Melissa virus halted on campus
Systems never completely secure from infection, network administrator warns

by Sally Claunch

Special to The Shorthorn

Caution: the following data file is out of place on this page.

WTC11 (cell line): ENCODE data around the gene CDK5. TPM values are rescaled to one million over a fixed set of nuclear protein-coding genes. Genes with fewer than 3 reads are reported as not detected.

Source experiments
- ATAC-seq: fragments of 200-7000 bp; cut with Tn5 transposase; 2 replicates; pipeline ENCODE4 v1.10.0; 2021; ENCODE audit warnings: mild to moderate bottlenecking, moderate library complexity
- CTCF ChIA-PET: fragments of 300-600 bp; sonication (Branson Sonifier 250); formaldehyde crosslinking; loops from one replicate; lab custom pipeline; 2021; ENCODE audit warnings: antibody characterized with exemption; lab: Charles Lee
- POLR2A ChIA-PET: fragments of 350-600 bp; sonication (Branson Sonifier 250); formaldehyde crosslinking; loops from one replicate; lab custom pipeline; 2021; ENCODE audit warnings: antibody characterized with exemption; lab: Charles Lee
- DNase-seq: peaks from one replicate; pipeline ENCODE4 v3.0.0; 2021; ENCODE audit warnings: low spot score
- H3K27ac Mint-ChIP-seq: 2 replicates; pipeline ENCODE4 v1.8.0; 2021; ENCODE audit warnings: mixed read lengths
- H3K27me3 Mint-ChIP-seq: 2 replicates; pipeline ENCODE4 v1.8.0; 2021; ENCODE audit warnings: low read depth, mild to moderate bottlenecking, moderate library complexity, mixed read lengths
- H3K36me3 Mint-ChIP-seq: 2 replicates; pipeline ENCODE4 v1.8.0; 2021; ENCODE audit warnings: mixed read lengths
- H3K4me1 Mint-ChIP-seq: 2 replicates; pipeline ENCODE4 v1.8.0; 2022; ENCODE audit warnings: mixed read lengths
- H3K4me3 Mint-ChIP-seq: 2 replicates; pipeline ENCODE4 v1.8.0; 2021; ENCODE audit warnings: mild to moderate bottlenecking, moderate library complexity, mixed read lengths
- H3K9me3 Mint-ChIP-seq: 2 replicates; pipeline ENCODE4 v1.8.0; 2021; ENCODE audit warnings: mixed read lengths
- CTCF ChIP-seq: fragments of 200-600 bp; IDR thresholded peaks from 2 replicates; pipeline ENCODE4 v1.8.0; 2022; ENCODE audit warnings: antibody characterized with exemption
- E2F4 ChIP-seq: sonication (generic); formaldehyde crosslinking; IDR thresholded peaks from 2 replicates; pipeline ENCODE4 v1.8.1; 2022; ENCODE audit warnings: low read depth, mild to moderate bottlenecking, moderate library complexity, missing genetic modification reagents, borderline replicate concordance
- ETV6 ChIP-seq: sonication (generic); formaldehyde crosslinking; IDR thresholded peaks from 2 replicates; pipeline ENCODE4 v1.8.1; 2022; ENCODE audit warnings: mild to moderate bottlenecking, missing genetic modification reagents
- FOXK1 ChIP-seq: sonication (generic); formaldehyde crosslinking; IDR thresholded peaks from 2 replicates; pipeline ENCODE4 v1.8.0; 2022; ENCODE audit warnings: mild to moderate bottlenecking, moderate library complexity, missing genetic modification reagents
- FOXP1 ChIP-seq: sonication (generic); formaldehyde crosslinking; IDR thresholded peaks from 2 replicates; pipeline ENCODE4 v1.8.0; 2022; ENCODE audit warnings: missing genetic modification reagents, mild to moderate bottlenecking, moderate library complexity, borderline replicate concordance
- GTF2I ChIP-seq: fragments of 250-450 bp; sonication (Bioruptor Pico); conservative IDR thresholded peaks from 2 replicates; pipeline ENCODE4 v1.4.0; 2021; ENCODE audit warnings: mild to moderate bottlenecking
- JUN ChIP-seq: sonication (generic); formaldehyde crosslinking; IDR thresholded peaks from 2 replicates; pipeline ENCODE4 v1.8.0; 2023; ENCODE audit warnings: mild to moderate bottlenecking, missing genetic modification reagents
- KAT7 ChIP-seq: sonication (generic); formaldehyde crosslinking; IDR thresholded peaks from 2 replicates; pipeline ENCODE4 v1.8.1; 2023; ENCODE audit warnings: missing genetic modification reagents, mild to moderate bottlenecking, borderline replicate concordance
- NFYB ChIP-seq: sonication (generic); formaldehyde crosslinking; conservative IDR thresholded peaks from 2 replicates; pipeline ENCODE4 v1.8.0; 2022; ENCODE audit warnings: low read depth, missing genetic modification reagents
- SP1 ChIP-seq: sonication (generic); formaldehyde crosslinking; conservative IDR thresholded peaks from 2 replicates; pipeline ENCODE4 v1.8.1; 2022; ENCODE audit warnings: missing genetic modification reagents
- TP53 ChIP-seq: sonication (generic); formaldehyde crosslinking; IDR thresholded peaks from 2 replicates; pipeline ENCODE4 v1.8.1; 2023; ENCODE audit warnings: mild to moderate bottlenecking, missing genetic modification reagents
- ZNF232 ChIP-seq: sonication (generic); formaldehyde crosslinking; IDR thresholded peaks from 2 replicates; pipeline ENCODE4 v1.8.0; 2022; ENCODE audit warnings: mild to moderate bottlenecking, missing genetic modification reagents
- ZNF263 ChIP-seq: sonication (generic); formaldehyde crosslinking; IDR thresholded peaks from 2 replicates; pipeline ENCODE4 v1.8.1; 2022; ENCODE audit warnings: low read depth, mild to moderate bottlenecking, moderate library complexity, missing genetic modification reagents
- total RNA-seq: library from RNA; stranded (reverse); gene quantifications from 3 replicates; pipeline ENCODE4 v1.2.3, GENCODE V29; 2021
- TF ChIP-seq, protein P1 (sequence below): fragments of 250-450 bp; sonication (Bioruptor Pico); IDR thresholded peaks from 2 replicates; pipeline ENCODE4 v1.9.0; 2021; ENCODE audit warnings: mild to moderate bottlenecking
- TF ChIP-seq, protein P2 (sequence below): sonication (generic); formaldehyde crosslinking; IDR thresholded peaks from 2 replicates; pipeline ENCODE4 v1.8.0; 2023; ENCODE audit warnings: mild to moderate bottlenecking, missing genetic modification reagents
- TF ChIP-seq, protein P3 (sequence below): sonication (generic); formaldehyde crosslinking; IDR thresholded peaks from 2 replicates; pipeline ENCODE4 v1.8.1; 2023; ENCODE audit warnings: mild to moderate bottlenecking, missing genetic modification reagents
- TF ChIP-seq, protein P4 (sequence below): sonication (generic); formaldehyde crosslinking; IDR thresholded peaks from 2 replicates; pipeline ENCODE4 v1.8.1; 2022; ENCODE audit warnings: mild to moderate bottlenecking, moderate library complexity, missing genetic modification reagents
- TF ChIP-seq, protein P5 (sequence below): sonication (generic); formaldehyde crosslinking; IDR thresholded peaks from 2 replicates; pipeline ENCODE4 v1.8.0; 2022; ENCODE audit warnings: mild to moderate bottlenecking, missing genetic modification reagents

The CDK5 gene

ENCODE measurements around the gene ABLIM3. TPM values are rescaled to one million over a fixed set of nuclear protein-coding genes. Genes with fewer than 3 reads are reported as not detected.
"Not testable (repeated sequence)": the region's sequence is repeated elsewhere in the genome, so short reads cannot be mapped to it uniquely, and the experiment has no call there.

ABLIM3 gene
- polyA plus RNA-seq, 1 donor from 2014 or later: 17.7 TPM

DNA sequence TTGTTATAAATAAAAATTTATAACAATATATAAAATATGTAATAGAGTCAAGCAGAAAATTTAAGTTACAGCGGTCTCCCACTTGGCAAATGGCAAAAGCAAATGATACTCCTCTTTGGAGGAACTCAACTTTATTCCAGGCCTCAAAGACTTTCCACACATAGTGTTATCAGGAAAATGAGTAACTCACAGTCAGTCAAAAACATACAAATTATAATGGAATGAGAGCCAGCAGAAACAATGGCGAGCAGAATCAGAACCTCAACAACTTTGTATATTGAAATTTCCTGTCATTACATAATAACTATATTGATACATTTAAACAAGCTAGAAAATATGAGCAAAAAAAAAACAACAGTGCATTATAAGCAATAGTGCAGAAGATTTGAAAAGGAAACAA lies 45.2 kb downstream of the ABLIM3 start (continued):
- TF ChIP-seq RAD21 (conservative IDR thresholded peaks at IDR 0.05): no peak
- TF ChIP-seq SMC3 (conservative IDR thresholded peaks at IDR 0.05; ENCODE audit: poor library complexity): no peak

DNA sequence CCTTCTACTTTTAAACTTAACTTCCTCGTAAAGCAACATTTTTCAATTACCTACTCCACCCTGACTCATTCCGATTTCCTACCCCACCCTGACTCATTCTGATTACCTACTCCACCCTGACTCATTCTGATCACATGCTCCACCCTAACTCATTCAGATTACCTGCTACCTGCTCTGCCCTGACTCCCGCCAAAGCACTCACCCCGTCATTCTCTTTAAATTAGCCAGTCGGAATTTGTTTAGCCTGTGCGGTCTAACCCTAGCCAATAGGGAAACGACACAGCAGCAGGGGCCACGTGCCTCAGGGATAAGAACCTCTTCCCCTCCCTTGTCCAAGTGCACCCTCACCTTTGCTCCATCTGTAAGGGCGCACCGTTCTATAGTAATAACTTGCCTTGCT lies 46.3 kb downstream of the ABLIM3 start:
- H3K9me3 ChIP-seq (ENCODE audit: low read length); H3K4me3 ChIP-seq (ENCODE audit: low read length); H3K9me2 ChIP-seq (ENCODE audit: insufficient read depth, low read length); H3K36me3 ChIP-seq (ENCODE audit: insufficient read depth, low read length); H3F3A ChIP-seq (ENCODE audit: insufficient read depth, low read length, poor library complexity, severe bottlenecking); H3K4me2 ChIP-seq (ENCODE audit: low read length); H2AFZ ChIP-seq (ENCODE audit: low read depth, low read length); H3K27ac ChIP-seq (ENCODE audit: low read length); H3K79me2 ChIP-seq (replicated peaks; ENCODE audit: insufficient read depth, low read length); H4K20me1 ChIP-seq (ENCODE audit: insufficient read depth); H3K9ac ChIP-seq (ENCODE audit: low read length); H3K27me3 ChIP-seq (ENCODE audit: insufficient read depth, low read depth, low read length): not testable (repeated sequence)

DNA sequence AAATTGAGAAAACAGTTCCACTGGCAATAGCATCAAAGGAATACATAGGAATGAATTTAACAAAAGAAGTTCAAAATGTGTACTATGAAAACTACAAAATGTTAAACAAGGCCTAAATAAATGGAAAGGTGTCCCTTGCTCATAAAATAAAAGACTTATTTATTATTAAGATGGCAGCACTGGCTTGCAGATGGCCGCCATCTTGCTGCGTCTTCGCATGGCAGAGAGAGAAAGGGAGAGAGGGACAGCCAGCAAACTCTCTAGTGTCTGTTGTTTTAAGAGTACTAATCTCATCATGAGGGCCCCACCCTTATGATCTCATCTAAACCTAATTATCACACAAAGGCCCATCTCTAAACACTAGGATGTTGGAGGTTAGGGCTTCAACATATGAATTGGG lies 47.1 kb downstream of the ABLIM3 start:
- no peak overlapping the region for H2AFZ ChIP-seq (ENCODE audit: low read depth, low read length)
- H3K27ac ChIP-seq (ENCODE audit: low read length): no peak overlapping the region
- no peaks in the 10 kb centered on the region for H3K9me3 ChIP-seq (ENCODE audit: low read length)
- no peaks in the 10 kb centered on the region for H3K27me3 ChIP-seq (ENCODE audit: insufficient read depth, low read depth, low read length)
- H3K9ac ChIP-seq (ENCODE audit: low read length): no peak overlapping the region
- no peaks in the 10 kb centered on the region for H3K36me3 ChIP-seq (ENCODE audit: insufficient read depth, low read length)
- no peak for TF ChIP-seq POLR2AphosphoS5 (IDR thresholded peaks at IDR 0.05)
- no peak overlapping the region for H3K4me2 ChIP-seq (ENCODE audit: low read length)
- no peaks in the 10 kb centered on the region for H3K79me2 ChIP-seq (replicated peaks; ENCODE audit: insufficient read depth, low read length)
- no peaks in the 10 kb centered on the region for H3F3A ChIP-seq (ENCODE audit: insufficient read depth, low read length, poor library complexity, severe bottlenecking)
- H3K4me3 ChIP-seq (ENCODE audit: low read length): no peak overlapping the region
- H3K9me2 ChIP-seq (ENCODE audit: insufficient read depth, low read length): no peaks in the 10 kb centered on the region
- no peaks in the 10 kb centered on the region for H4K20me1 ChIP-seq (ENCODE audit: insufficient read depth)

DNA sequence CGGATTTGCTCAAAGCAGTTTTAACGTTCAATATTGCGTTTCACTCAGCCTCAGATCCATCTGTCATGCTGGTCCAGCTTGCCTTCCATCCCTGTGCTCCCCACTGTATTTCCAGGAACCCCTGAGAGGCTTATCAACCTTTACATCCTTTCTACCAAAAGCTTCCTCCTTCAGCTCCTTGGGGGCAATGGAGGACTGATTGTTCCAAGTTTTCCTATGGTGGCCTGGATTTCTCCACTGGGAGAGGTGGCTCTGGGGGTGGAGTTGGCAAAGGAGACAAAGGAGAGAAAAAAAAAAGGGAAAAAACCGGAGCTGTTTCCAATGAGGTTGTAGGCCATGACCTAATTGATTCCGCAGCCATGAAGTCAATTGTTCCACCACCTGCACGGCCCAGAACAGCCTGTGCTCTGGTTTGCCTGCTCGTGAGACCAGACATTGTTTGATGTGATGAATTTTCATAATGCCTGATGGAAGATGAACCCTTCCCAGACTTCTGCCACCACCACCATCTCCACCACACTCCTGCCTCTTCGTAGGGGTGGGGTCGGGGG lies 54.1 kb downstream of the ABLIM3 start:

Even though the attempt to flood the university e-mail systems with the Melissa virus was thwarted, an Academic Computing Services official said no computer is ever completely safe from viruses. "Viruses typically will only impact your own machine, but Melissa impacts mail servers," said Rami Zureick, Windows NT administrator for said. "Viruses similar to Melissa could mail materials to people you don't even know." Zureick said although the university's computer system's anti-virus programs are frequently updated and should be protected from viruses, no protection can be absolute. This threat poses a problem to university students and faculty alike, he added. Many trial versions of anti-virus programs, such as McAfee or Norton Anti-Virus, are on the Internet where users can download them for free. The Maverick Computer Center also has the full versions of the Norton Anti-Virus and McAfee Virex Scan virus protection software which are available to students and cost between $5 and $35. Both virus protection programs are Mac and PC compatible. The center's hours are 8 a.m.-6 p.m., Monday-Thursday and 8 a.m.-5 p.m. Friday. Zureick said such software should protect against current attacks, but that it is important to update any anti-virus program often. He also said that users should always be cautious when opening e-mail, because new viruses are being written and sent through e-mail all the time. Sean Skinner, Academic Computer Services computer user service specialist, said students may also access the university's Web site at http://microsys.uta.edu and then click on "UTA Virus Prevention." For more information on the Melissa virus, users should go to http://www.vert.org/advisories/CA-99-04Melissa-Macro-Cirus.html. Variants of the Melissa virus have been spreading through the Internet. Virus writers find the virus, create variations, and redistribute it, according to reports by The Associated Press. The virus crashes computer servers by reading a users' e-mail address book and sending out messages to the first 50 addresses on the list. The bulk of e-mail messages clogs servers because of the huge amount of mail. There are many variations of this virus. One variation, Melissa A, infiltrates a computer through e-mail, but instead of sending the message "Important Message from..." in the subject field, that field is blank in an attempt to foil electronic filters that detect and neutralize a virus-bearing message. Another variation, called "Papa," is sent as a Microsoft Excel spreadsheet and sends out 60 e-mails. This virus, however, has bugs that prevent it from working all the time. Because "Papa" is on the Internet, it is possible that another virus writer will fix the bugs and redistribute it. In order to keep the virus from wreaking havoc within the university mail-handling system, Zureick took the address book off-line until all of the attachments could be scanned for viruses. Zureick was able to put the address book back on-line Monday. "We found a few other viruses in the system that we didn't know about and were able to get rid of most of them," he said. David L Smith, the creator of the Melissa virus, was arrested last week after he was tracked down by a computer task force comprised of Federal and State Agents with the help of America Online technicians. The task force was able to track the virus to a phone line in Smith's apartment. Smith took a virus created by a virus writer known as VicodinES, and combined it with another virus and came up with Melissa. VicodinES, which is also the name of a narcotic, is well-known to a group of virus writers who chat online on the "Virus Exchange Underground." Smith is currently awaiting trial, and is out on $100,000 bail. —The Associated Press contributed to this story.

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